Written By Jeffrey Gitomer

KING OF SALES, The author of seventeen best-selling books including The Sales Bible, The Little Red Book of Selling, and The Little Gold Book of Yes! Attitude. His live coaching program, Sales Mastery, is available at

The Friendly Factor. How full of it are you?

How important is friendly in making connections? To me, if there are one hundred qualities of a successful person, service person or salesperson – friendly is in the top three, and may be the top one.

  • Friendly makes connections. Friendly generates the opportunity to “want” to know others better.
  • Friendly makes sales. Friendly generates repeat business.
  • Friendly is a quality, and like all qualities, there are varying levels of competency.
  • Friendly is a degree. What’s the temperature of friendly in your place of business? Is it warm or cold where you work?

And hey, if the degree of friendly in your place of business is somewhere between medium and un (friendly), here’s a question that will make you squirm – What’s the relationship between friendly staff and loyal customers? Answer: one breeds the other.

Well, if friendly is so important, Jeffrey, then why isn’t everyone friendly? Good question. It seems so easy. One reason is that people are too serious about everything – especially bosses, and they set the tone for the rest of the people. Do friendly businesses make it? Microsoft is friendly. Ask them.

The secret is for the corporation bigwigs (or small business owner) to create a friendly environment AND to train people to be friendly, AND to be (act) friendly all the time. Friendly has to be “on-purpose.”

Here’s a 3.5 step plan that will make everyone so friendly, you’ll feel like work is Disneyworld. Ok, Ok, Wallyworld:

  1. Create Friendly. Select and document every friendly way, manner and response – then benchmark it (write it down), then empower your people to say ONLY that.

Success Strategy: Have a benchmarking party for your employees, and let them participate in the solutions. They think they know more about the business than the boss does anyway, let them have a say in the solution.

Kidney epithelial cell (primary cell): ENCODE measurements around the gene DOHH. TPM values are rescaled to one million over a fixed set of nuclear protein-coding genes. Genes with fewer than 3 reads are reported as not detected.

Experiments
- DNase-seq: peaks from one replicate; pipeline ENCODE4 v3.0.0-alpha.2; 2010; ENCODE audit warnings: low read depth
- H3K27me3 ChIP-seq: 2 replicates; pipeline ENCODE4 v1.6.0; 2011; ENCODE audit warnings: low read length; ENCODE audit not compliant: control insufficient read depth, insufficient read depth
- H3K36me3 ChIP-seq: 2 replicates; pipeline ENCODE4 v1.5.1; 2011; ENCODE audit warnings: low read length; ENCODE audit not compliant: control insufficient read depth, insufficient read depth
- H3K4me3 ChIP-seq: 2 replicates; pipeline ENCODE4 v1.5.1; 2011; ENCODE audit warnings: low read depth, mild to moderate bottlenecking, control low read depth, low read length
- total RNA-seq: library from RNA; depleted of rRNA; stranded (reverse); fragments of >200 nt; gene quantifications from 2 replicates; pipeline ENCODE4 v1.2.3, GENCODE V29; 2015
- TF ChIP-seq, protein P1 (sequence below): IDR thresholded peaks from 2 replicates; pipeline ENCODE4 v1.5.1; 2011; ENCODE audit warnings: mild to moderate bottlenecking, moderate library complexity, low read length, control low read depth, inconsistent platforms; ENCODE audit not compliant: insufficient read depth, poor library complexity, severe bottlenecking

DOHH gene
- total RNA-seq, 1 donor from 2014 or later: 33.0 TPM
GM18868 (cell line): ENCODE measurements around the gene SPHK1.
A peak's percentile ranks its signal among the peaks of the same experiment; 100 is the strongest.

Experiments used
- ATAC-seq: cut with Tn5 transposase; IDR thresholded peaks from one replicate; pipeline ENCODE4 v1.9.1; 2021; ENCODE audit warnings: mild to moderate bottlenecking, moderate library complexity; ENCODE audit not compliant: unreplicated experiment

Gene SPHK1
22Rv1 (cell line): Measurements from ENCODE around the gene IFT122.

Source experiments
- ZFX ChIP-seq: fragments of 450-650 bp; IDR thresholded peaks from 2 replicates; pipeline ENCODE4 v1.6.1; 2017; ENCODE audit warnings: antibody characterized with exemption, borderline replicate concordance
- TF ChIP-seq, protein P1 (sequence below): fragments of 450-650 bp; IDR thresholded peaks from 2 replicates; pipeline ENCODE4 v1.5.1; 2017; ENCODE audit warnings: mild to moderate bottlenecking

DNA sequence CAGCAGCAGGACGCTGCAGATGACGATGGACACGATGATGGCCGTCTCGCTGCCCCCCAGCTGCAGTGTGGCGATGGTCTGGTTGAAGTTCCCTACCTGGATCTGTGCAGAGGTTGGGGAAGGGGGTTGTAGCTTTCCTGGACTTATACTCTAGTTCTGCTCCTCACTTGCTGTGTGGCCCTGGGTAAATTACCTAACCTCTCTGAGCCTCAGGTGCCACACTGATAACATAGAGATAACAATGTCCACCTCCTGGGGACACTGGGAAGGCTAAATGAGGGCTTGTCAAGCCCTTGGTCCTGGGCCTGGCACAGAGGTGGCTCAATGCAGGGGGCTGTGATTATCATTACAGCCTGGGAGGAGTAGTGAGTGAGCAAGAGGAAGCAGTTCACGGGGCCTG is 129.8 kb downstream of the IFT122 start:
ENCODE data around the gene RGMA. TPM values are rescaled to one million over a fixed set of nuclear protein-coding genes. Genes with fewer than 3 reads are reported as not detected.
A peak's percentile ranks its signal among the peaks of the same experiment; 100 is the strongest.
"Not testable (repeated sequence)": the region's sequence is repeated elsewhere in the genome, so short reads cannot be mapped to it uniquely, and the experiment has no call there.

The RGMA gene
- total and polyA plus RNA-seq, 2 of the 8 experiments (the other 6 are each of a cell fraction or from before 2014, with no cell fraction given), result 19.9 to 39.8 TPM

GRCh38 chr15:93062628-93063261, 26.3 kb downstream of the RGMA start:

• Let your people develop “best responses” to repeat customer problems (late delivery, out of stock, error in billing).
  • Let your people create “consistent friendly welcomes” to your customers (initial phone greeting, guests visiting the office).
  • Let your people develop “best practices” for repeat customer interactions (phone messages, receiving an order, transferring a call).

Friendly is at the epicenter of your business, but it’s only a seed that must be germinated, and then nurtured – every day.

  1. Train Friendly. To some degree friendly can be taught. If you have grumpy people (or want to avoid attracting them), Here’s a few methods and strategies to remedy the situation:
  • Train people in the fundamental skills that build themselves first, and your company second. Most employers train about their own stuff and their own policies and procedures, but neglect the person carrying out the tasks. Why try to teach algebra to someone who can’t add.
  • Train your people what to do in the top 25 real-world situations that occur when a customer calls or visit. Train them to ask questions that can close a sale.

When interacting with a customer, concentrate on the person not the personality. Concentrate on the caller – not the call. Your first job is to help them – not yourself.

Hire happy people. I have a quicker solution – just institute this policy. If you’re grumpy, you’re fired , simple enough – no, no, wait – better to get them a job at your biggest competitor that way when they chase business away, it will come to you.

  1. Create a friendly atmosphere on the inside and outside. Live Friendly.

  • Be a friendly person on the inside. Have the attitude it takes to be smiling internally first. Major Clue for employee – Poor attitude can come from places other than work. Major Clue for employer – You can’t change people’s home life, but it’s to every employers best advantage to make the atmosphere inside the workplace a fun one.
  • Be a friendly person to your co-workers. Say nice things to them. Help them when they least expect it.
  • Create a happy work environment – flowers, posters, banners,
  • Start with yes.
  • Have parties.
  • Tell jokes.

3.5 Measure your “friendly factor.” Survey your people, survey your customers, survey your vendors – get a monthly (without name) feedback. Ask questions that get to the truth about happiness. Get the pulse from the heart.

The value of friendly is beyond measure – it costs nothing, yet it’s worth a fortune. And it’s the most contagious disease known to man – catch it.